Design and Make Artistic Jewelry Components Class In my Design and Make Artistic Jewelry Components video class, you’ll learn how to get great ideas for wire jewelry designs – and then follow my easy system for turning those ideas into successful pieces of jewelry.

By the end of this online video class, you’ll be designing and making your own artistic earwires, clasps, connectors, and pendant bails.

You’ll also learn my tips for making wire jewelry more easily, with more professional looking results.

 

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Comments

  1. Bead caps are a great way to dress up a bead. They really make them special and add so much interest to a design. They sort of make me think of a lady wearing a hat for a special occasion (old fashion image, I know – or maybe not if you’re British royalty 🙂 Your tutorial makes it so easy, I love it!

  2. Thank you for this! It looks good & original & it’s a good way to save $ on beadcaps!

  3. Making bead caps eliminates the agony of not having enough bead caps to finish a project and hoping the local bead store has the same bead cap in stock. I’ll be sure to make some of these bead caps and have them ready for a future project.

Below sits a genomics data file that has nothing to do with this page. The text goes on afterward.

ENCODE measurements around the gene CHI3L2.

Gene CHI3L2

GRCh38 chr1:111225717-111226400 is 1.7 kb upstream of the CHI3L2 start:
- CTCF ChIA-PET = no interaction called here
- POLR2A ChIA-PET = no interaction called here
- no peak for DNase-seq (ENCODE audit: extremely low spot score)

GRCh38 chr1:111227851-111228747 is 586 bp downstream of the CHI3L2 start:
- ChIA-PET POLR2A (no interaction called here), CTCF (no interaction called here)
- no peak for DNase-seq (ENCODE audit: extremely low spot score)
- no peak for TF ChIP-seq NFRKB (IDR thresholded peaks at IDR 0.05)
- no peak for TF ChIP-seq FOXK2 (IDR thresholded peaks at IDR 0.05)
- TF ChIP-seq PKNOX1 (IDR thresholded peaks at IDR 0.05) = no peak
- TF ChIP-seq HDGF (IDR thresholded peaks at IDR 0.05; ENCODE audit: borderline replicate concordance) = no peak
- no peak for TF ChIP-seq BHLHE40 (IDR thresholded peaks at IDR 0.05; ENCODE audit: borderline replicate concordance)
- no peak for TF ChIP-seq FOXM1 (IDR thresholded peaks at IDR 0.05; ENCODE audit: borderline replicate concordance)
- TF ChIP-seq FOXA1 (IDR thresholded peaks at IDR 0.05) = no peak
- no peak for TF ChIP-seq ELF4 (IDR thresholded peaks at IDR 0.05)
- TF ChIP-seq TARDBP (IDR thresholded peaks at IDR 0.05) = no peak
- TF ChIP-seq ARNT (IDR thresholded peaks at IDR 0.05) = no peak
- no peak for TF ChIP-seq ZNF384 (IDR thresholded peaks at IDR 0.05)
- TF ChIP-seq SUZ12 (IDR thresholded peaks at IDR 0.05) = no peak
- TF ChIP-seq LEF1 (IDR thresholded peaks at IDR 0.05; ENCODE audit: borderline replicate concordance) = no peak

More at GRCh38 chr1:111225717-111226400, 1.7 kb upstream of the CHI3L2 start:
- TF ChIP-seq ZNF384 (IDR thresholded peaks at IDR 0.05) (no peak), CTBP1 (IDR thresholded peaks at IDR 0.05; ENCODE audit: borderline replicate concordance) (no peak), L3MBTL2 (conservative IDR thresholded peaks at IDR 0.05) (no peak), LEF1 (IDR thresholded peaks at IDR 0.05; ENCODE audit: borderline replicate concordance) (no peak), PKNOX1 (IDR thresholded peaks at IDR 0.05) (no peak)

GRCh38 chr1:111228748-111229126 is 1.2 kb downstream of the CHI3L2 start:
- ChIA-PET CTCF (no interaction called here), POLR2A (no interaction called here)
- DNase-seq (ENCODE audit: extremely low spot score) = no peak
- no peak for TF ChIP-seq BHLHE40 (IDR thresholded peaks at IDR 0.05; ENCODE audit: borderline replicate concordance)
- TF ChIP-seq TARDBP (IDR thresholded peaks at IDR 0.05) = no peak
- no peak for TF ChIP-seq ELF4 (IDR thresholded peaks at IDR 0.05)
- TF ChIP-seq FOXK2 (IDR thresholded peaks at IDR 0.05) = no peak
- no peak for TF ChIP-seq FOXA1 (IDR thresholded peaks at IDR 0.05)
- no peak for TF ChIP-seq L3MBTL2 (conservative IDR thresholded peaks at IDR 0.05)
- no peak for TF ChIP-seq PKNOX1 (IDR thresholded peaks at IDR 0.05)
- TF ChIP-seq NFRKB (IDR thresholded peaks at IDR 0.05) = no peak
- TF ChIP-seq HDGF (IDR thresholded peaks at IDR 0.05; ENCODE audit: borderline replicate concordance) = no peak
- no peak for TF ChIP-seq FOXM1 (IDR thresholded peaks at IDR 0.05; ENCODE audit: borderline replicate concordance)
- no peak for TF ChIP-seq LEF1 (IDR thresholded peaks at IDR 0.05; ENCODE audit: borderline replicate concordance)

4. Alla P. says:

    This is priceless! Between finding right bead caps and having enough of them on hand, it’s always a problem. This tutorial totally solves the problem. Rena you are brilliant!! Thank you!!!

  5. very cool the talent possessed here is simply amazing

  6. these would make great earrings.

  7. Great tutorial. Thank you for sharing.

  8. I never thought about putting a cap on a bead. Thanks for sharing the idea and tutorial!

  9. The cap is such an elegant addition (but something makes me want to draw a smiley face on the bead 🙂 Thanks for sharing.

  10. Rena, I love the way you mix metals and use wire to create a unique look that displays your artistic talent. I wanna be like you when I grow up (psst….I’m 65).

    Giving a customer jewelry with handmade bead caps is so cool. When my sister in San Francisco receives a compliment on one of my bracelets, she proudly says, “Thanks, I have a personal jewelry designer.”

    I appreciate you, Rena!

  11. that is so increadible,compared to you am an infant in jewellery making,but you are my role model.

  12. Beaded Birch says:

    Twisted wire would make an interesting alternative.

  13. Why didn’t I think of this????? Oh well, glad you did and thanks for sharing. I like using bead caps & they can really dress up a bead….

  14. Love the idea and the instructions. Thank you Rena.

  15. You’re very welcome, Jean BH! That’s lovely to hear. 🙂

  16. Great idea, I am wondering if this was made with sterling silver wire you could hammer for effect before pressing out the cup?

  17. Pat, that would certainly make an interesting effect on the bead cap. You might want to try the hammering effect on a less expensive type of wire first, instead of experimenting on your sterling wire. Then if it works, you can feel comfortable doing it on the silver.